Getting ready to adopt a four-legged friend? At MOVU, we’re animal fans, but beyond the cuteness of a baby cat or dog, an animal is above all, a lot of responsibility. That’s why we wanted to remind you of a few essential rules before adopting an animal.
First of all, can you have a pet in your home?
You do not need permission for small pets, such as rabbits, goldfish, hamsters or guinea pigs. However, if you have just found a kitten and want to take it into your home, can you really do so? What happens if your landlord refuses to let you have a pet in your home?
If you are a landlord, you can do what you like in your own home, but if you are renting a flat, you must respect the obligations written in your rental agreement.
“It is permitted what is not prohibited: In other words, if your tenancy agreement does not state that you are not allowed to have a cat or dog, you can adopt your pet. Your landlord cannot prohibit it afterwards without good reason.
However, if your tenancy agreement states that you are not allowed to have a pet, you will have to comply with this condition or discuss it with your landlord to obtain permission. Generally, this applies to dogs and cats.
If your flat is poorly soundproofed, consider our tips for increasing the sound insulation of your home. Particularly if you want to adopt a dog, it is best to keep the noise from barking at the neighbours to a minimum.
Having a cat as a tenant
Often for indoor cats that do not go outside, you can get permission. For cats that go outside, it is understandable that landlords may be reluctant to install a ladder on the building or a cat flap.
Having a dog as a tenant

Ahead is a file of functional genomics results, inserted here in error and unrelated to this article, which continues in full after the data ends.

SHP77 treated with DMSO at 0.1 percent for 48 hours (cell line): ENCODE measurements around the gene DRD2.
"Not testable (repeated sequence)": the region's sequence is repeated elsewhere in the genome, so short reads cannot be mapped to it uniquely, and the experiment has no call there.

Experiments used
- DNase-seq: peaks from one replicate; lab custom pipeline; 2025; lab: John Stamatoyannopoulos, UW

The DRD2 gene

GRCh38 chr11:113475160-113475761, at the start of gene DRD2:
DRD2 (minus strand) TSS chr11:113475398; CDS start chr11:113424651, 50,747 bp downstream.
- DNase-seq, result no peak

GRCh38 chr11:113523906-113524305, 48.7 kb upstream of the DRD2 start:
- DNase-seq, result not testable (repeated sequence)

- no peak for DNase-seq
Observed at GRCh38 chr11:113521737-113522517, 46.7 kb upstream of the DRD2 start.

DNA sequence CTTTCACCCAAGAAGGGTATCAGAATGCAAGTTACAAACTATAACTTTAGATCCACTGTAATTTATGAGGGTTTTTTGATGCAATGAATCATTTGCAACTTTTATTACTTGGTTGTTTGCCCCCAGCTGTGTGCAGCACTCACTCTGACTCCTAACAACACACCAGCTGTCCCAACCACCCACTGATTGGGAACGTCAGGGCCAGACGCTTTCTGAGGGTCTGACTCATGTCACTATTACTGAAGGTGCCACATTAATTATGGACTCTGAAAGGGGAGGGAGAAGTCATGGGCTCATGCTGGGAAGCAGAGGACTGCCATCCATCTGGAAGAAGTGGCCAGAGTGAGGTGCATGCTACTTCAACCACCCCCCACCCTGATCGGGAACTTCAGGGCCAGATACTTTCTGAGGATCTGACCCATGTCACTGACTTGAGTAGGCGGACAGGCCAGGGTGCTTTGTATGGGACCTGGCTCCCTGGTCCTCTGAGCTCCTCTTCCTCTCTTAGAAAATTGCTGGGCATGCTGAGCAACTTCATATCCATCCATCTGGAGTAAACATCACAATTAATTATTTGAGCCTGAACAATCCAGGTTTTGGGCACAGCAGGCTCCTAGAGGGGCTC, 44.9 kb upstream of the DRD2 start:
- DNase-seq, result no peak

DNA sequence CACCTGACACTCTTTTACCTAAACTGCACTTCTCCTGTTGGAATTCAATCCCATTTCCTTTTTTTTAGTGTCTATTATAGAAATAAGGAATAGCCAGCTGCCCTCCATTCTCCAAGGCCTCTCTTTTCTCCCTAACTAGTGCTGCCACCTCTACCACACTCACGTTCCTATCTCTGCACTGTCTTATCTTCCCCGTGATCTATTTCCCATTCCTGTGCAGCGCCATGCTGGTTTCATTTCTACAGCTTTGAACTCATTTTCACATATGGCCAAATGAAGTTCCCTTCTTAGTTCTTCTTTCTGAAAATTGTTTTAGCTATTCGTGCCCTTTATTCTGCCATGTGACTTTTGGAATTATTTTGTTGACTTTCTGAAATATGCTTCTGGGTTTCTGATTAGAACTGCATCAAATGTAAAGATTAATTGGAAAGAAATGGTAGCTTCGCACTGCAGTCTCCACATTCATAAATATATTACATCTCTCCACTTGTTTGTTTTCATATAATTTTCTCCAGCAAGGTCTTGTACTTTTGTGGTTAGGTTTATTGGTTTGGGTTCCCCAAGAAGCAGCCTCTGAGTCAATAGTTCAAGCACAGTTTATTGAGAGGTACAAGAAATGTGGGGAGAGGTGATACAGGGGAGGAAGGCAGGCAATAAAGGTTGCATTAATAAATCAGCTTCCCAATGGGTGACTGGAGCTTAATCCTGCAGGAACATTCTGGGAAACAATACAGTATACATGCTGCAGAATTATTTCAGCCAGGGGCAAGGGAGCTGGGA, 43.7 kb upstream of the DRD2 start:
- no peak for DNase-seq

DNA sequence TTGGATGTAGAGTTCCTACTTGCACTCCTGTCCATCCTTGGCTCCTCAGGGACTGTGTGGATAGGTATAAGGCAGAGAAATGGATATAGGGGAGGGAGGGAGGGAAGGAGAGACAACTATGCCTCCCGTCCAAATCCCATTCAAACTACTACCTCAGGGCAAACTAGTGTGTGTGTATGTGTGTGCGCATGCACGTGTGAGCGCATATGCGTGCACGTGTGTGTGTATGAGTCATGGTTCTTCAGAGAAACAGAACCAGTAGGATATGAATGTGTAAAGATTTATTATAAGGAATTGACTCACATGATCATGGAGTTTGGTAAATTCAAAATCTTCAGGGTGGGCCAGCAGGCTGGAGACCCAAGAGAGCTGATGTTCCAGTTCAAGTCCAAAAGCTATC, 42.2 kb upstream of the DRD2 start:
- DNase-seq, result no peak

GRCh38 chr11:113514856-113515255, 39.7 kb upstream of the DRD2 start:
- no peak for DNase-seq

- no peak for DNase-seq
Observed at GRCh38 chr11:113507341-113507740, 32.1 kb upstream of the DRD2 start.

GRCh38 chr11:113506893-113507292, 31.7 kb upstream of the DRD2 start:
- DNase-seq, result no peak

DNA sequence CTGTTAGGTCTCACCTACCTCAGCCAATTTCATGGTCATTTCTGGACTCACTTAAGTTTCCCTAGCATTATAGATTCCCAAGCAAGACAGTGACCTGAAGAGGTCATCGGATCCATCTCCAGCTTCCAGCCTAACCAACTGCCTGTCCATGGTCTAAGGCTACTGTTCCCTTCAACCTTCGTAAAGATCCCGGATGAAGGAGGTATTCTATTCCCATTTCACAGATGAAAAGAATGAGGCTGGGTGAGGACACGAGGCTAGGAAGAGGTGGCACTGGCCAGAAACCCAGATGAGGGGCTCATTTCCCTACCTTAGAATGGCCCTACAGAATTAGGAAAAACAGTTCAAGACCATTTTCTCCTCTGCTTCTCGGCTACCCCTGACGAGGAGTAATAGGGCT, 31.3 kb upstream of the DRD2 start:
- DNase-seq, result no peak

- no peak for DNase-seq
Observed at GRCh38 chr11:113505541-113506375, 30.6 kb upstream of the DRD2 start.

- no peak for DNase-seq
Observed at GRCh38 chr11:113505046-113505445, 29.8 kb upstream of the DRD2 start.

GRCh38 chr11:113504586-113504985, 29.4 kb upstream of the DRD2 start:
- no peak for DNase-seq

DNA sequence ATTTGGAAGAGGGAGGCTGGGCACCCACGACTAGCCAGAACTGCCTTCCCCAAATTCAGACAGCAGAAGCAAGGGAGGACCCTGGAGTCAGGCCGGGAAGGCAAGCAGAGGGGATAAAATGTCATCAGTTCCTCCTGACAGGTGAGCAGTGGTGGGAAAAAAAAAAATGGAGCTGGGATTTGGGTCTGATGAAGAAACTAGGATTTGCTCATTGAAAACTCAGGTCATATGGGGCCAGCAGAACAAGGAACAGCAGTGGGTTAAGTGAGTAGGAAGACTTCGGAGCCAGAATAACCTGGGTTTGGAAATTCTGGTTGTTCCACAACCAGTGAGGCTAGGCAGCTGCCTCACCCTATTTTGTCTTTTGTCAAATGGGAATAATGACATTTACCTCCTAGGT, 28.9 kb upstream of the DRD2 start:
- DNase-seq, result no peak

Having a dog in a flat, even if your contract allows it, can be complicated. Before adopting a dog, you should consider the animal’s needs. You live in a studio and want to adopt a Husky. Is this the best breed of dog for you? And won’t the dog damage the flat or be too noisy for the neighbours?
If so, your landlord may revoke your permission to have a pet in your flat. In the worst case, if the environment is completely unsuitable for the animal, it could be seized.
Bear in mind that you will also have to take theory and pratical courses to properly train your pet and register it with the local authority.
Having a pet that can be “scary”
Not a big fan of kittens? Are you more into snakes and spiders? Always ask your landlord if you can keep such animals in your home. Neighbours may be frightened by the idea of a snake living next door. Your landlord may have to ask for the agreement of all the residents of the building, even if the animal is neither dangerous nor venomous, as it can be a source of anxiety and even phobia for some people.
In addition, for some animals, you may need a permit. Make sure you have all the information you need before you get involved with a snake.
Asking the tenant to part with their pet
If the tenant does not comply with the lease agreement, the landlord or management can ask the tenant to “part with the animal” or to leave the premises.
It is quite surprising to know that landlords can ask a tenant to give up an animal when we know how many animals are abandoned each year in Switzerland.
As a reminder:
- 25 animals per day are abandoned in Switzerland
- More than half of the animals in shelters have been abandoned. The others have been found or seized.
- Approximately 18,000 animals are taken in each year by the SAP – Swiss Animal Protection.
It is quite incredible that this solution is being offered at a time when animal protection has never been so important. If you are a landlord or part of the housing authority, the rules concerning animals should be explicitly reminded before signing the contract and if an animal lives in the accommodation despite the ban, an alternative to abandonment should be proposed.
As for tenants, they should think twice before getting an animal. Especially since it is rare these days to stay in the same home for several years, what will you do with your dog or cat if you have to move? Can you take it with you to your new home?